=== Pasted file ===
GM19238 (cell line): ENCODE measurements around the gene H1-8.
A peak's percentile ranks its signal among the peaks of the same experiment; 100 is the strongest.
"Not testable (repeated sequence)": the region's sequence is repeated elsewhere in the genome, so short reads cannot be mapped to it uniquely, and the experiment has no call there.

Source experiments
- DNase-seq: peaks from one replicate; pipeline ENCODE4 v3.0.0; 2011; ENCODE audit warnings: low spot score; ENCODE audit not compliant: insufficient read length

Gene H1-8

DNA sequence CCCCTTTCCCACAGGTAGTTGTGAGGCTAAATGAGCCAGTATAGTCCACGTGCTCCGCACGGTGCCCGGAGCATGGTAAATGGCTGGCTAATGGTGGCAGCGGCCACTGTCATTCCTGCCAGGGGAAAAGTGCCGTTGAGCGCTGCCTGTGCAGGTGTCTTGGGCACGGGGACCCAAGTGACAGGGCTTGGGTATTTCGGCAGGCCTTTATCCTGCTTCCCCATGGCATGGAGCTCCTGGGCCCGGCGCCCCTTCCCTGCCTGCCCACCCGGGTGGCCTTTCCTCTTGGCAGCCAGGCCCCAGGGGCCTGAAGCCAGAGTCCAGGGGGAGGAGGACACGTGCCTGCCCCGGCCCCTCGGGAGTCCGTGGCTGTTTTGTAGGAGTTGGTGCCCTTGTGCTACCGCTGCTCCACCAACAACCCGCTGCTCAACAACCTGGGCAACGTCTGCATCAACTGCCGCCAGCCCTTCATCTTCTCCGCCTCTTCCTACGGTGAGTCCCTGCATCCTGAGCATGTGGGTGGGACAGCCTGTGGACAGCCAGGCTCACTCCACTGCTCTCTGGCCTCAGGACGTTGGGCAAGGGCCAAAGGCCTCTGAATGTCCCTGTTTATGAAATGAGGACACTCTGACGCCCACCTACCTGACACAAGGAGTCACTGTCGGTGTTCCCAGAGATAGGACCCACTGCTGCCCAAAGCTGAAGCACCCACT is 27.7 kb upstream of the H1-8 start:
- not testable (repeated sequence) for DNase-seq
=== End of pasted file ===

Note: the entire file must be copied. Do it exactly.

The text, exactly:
GM19238 (cell line): ENCODE measurements around the gene H1-8.
A peak's percentile ranks its signal among the peaks of the same experiment; 100 is the strongest.
"Not testable (repeated sequence)": the region's sequence is repeated elsewhere in the genome, so short reads cannot be mapped to it uniquely, and the experiment has no call there.

Source experiments
- DNase-seq: peaks from one replicate; pipeline ENCODE4 v3.0.0; 2011; ENCODE audit warnings: low spot score; ENCODE audit not compliant: insufficient read length

Gene H1-8

DNA sequence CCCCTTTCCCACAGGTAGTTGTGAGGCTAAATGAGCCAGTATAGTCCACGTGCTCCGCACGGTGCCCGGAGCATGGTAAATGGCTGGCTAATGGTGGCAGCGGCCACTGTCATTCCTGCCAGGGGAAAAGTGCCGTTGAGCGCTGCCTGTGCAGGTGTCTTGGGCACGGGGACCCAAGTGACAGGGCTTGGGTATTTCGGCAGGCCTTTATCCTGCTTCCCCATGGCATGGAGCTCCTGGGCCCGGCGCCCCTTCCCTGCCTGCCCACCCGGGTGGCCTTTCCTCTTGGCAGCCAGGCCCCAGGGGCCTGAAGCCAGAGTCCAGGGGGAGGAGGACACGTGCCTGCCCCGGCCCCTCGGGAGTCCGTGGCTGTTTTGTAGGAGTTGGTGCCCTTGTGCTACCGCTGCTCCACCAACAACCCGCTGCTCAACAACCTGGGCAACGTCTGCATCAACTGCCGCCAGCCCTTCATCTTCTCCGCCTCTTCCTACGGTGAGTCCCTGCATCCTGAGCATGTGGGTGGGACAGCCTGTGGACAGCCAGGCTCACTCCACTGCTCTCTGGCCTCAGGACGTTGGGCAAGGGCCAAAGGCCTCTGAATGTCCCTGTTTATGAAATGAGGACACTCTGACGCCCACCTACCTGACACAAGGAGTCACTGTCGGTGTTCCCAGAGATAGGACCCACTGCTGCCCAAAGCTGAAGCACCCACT is 27.7 kb upstream of the H1-8 start:
- not testable (repeated sequence) for DNase-seq